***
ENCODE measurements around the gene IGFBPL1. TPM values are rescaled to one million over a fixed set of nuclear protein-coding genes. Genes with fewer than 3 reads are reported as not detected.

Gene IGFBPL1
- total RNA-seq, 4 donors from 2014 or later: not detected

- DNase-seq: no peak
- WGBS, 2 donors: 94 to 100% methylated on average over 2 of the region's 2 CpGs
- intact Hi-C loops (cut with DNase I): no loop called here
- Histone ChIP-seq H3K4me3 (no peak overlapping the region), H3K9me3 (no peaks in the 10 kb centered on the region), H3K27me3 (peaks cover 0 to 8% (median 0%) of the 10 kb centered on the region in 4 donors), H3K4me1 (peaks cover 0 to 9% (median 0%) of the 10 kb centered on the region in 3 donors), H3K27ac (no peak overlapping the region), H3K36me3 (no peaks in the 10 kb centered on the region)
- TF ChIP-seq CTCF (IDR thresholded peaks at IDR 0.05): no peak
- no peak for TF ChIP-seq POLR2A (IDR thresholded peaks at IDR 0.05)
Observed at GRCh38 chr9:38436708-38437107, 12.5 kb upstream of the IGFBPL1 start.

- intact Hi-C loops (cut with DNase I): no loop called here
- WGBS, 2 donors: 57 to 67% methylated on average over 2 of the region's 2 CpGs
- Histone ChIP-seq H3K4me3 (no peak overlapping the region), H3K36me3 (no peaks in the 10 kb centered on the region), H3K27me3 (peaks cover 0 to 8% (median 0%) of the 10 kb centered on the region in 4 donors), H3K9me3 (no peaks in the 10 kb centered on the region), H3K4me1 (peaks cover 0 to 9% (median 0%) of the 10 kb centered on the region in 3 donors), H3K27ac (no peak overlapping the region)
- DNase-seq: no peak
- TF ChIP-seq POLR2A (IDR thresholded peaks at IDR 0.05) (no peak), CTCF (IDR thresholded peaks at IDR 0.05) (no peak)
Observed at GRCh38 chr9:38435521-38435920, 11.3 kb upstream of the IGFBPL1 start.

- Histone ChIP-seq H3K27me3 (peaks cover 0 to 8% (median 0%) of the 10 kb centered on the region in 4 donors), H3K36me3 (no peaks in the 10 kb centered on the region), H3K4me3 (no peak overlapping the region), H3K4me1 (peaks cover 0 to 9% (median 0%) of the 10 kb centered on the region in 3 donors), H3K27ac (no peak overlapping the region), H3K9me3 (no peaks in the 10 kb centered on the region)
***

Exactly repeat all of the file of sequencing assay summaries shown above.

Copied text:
ENCODE measurements around the gene IGFBPL1. TPM values are rescaled to one million over a fixed set of nuclear protein-coding genes. Genes with fewer than 3 reads are reported as not detected.

Gene IGFBPL1
- total RNA-seq, 4 donors from 2014 or later: not detected

- DNase-seq: no peak
- WGBS, 2 donors: 94 to 100% methylated on average over 2 of the region's 2 CpGs
- intact Hi-C loops (cut with DNase I): no loop called here
- Histone ChIP-seq H3K4me3 (no peak overlapping the region), H3K9me3 (no peaks in the 10 kb centered on the region), H3K27me3 (peaks cover 0 to 8% (median 0%) of the 10 kb centered on the region in 4 donors), H3K4me1 (peaks cover 0 to 9% (median 0%) of the 10 kb centered on the region in 3 donors), H3K27ac (no peak overlapping the region), H3K36me3 (no peaks in the 10 kb centered on the region)
- TF ChIP-seq CTCF (IDR thresholded peaks at IDR 0.05): no peak
- no peak for TF ChIP-seq POLR2A (IDR thresholded peaks at IDR 0.05)
Observed at GRCh38 chr9:38436708-38437107, 12.5 kb upstream of the IGFBPL1 start.

- intact Hi-C loops (cut with DNase I): no loop called here
- WGBS, 2 donors: 57 to 67% methylated on average over 2 of the region's 2 CpGs
- Histone ChIP-seq H3K4me3 (no peak overlapping the region), H3K36me3 (no peaks in the 10 kb centered on the region), H3K27me3 (peaks cover 0 to 8% (median 0%) of the 10 kb centered on the region in 4 donors), H3K9me3 (no peaks in the 10 kb centered on the region), H3K4me1 (peaks cover 0 to 9% (median 0%) of the 10 kb centered on the region in 3 donors), H3K27ac (no peak overlapping the region)
- DNase-seq: no peak
- TF ChIP-seq POLR2A (IDR thresholded peaks at IDR 0.05) (no peak), CTCF (IDR thresholded peaks at IDR 0.05) (no peak)
Observed at GRCh38 chr9:38435521-38435920, 11.3 kb upstream of the IGFBPL1 start.

- Histone ChIP-seq H3K27me3 (peaks cover 0 to 8% (median 0%) of the 10 kb centered on the region in 4 donors), H3K36me3 (no peaks in the 10 kb centered on the region), H3K4me3 (no peak overlapping the region), H3K4me1 (peaks cover 0 to 9% (median 0%) of the 10 kb centered on the region in 3 donors), H3K27ac (no peak overlapping the region), H3K9me3 (no peaks in the 10 kb centered on the region)